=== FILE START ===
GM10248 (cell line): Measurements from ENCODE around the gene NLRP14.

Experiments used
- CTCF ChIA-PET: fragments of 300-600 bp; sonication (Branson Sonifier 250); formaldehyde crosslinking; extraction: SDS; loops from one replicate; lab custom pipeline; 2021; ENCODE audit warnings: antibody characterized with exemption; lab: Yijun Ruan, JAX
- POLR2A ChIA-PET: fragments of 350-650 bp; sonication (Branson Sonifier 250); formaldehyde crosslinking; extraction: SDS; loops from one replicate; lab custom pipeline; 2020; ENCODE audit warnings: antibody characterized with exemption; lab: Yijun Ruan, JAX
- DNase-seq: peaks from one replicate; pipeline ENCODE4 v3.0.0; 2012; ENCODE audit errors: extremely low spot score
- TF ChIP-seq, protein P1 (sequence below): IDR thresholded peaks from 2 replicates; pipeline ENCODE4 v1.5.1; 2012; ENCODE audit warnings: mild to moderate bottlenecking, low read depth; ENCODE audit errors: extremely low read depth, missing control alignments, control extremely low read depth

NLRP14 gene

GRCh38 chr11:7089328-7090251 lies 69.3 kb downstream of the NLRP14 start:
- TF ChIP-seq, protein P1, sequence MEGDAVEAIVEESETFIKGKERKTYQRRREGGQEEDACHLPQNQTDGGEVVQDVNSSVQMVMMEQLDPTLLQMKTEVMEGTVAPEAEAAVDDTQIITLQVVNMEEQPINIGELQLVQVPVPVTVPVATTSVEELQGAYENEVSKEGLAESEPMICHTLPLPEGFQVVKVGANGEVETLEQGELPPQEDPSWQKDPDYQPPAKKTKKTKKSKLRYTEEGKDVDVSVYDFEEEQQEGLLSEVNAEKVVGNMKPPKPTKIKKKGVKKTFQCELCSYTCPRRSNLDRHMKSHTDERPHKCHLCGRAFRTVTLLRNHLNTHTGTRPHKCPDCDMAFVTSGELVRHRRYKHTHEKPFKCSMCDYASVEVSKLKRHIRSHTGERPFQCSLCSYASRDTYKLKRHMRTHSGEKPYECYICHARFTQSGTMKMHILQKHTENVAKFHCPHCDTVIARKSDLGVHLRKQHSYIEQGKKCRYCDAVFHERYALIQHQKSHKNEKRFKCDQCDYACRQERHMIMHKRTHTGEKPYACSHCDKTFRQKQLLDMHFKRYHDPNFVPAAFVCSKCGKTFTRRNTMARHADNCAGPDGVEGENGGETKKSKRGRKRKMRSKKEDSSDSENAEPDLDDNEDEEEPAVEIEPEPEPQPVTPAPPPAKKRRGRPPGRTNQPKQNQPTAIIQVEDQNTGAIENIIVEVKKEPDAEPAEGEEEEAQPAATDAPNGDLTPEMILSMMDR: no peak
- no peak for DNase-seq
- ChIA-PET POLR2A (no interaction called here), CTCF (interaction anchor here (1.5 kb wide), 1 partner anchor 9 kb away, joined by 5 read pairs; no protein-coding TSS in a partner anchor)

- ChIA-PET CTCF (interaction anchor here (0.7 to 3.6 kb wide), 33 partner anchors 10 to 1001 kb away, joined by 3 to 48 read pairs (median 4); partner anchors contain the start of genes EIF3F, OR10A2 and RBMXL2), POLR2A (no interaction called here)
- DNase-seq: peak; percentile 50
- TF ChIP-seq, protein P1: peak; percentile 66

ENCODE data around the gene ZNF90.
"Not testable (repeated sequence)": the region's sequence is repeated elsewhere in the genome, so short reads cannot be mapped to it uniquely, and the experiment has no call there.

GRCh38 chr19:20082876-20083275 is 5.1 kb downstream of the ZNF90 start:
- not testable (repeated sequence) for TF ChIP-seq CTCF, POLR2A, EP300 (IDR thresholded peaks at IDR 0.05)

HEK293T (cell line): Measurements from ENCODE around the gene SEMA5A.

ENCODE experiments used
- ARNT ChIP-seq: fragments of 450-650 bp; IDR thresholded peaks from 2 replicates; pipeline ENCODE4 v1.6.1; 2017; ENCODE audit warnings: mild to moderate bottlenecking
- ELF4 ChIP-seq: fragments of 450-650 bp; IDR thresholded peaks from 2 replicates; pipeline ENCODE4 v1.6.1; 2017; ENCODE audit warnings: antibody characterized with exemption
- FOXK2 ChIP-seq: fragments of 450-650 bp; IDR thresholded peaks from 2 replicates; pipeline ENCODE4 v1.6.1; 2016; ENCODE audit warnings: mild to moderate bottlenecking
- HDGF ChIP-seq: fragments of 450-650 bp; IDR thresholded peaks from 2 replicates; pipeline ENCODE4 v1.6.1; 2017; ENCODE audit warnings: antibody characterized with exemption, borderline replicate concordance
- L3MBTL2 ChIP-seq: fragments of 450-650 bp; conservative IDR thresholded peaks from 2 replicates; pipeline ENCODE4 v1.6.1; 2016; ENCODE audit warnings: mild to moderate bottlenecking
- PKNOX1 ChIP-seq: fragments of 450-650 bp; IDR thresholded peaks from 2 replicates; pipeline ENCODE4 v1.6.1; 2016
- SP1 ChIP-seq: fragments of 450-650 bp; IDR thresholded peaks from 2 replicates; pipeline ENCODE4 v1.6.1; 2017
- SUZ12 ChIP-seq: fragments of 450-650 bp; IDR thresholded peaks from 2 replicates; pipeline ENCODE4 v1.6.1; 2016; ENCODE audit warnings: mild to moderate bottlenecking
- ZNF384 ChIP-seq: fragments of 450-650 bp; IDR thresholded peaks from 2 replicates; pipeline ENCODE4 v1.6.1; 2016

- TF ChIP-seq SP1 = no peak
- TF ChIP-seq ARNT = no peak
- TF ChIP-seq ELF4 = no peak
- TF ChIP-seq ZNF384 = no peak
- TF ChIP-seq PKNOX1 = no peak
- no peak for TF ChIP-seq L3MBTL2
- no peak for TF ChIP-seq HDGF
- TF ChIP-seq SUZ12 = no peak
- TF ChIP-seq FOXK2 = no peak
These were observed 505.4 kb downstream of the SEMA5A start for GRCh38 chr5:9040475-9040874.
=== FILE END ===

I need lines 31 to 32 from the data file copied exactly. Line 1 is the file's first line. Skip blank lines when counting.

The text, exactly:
- TF ChIP-seq ARNT = no peak
- TF ChIP-seq ELF4 = no peak